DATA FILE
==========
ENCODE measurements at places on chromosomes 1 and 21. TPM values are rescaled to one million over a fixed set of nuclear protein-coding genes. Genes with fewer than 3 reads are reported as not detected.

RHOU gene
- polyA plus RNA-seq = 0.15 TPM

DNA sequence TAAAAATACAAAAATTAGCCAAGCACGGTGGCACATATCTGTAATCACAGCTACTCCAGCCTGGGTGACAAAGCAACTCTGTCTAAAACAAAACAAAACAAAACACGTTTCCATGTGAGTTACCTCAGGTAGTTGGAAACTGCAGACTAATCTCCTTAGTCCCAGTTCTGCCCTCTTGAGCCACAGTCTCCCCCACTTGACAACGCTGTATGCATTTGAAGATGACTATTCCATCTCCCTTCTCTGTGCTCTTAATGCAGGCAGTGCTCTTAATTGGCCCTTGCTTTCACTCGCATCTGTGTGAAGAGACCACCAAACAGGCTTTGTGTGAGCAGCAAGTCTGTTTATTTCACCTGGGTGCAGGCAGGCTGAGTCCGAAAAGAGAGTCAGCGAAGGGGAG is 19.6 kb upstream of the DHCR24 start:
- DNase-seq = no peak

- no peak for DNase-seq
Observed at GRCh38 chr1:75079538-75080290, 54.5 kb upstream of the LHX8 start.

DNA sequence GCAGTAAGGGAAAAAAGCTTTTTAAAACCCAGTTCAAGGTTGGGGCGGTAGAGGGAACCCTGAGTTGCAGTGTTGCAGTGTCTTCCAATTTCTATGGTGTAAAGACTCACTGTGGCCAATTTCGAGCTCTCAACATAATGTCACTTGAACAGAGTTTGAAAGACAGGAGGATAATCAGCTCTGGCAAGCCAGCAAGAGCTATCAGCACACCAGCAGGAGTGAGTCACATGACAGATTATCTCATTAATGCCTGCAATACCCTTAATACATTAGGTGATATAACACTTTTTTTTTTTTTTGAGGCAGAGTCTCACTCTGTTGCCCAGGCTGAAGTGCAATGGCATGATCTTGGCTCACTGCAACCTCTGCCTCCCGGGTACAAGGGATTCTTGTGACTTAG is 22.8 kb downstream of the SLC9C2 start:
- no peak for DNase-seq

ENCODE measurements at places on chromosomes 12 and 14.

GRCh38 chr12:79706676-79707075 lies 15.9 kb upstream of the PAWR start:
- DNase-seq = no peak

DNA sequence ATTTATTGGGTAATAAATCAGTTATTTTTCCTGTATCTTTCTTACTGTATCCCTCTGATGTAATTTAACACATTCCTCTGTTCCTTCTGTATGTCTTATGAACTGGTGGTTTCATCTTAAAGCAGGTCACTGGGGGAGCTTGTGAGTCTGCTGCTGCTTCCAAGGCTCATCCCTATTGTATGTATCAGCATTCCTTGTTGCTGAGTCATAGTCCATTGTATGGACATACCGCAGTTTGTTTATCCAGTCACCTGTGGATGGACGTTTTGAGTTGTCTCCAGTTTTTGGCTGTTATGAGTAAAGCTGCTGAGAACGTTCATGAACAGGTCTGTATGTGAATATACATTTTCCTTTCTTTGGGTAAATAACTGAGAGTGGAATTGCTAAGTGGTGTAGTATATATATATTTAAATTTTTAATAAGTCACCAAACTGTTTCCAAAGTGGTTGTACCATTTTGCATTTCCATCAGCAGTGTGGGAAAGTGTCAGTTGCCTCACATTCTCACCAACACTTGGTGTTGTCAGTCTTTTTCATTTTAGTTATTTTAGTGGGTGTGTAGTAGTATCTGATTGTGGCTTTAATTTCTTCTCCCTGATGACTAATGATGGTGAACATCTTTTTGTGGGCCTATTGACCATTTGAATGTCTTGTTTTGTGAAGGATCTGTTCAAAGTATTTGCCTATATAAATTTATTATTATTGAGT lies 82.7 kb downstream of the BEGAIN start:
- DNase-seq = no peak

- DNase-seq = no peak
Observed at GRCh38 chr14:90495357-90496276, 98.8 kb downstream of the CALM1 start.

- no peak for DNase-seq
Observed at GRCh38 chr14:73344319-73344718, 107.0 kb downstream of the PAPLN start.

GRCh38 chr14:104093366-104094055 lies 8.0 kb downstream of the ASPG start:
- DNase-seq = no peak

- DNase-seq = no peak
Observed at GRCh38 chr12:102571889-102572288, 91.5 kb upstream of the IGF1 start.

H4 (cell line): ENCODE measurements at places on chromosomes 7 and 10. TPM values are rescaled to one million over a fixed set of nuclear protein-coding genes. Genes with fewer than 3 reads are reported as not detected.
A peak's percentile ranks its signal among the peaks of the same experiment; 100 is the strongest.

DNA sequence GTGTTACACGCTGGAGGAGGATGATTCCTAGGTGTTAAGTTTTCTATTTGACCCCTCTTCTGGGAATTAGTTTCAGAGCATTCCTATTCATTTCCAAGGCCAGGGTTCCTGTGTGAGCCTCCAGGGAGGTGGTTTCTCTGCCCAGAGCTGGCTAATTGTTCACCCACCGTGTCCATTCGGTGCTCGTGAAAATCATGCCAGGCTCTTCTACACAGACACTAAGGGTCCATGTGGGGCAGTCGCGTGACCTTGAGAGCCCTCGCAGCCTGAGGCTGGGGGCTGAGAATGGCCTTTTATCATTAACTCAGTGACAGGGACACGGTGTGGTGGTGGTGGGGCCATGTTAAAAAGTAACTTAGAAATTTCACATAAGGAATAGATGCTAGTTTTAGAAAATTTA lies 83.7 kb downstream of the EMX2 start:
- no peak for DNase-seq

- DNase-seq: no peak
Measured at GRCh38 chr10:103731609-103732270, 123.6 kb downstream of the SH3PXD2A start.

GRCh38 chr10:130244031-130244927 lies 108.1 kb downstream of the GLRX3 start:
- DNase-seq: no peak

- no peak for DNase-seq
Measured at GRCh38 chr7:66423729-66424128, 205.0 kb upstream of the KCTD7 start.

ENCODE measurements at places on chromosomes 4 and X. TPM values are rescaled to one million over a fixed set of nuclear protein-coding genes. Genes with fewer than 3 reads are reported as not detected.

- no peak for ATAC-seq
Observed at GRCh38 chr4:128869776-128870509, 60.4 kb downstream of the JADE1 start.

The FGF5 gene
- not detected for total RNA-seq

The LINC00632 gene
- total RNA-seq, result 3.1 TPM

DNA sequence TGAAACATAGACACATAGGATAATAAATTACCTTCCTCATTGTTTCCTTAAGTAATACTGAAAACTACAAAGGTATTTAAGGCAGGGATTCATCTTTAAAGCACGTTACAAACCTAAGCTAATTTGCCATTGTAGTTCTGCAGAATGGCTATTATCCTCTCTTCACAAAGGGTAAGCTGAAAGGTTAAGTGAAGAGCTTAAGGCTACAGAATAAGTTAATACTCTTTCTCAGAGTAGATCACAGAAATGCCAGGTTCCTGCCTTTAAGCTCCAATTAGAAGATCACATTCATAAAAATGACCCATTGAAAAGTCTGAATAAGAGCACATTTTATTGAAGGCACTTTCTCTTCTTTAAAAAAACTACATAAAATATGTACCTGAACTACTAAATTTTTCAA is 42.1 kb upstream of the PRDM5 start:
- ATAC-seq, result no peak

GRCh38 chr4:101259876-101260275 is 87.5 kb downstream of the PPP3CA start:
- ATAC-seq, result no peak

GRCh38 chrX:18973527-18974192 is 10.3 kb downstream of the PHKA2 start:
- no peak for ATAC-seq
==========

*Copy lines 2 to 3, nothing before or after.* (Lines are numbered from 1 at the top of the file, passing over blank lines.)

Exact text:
RHOU gene
- polyA plus RNA-seq = 0.15 TPM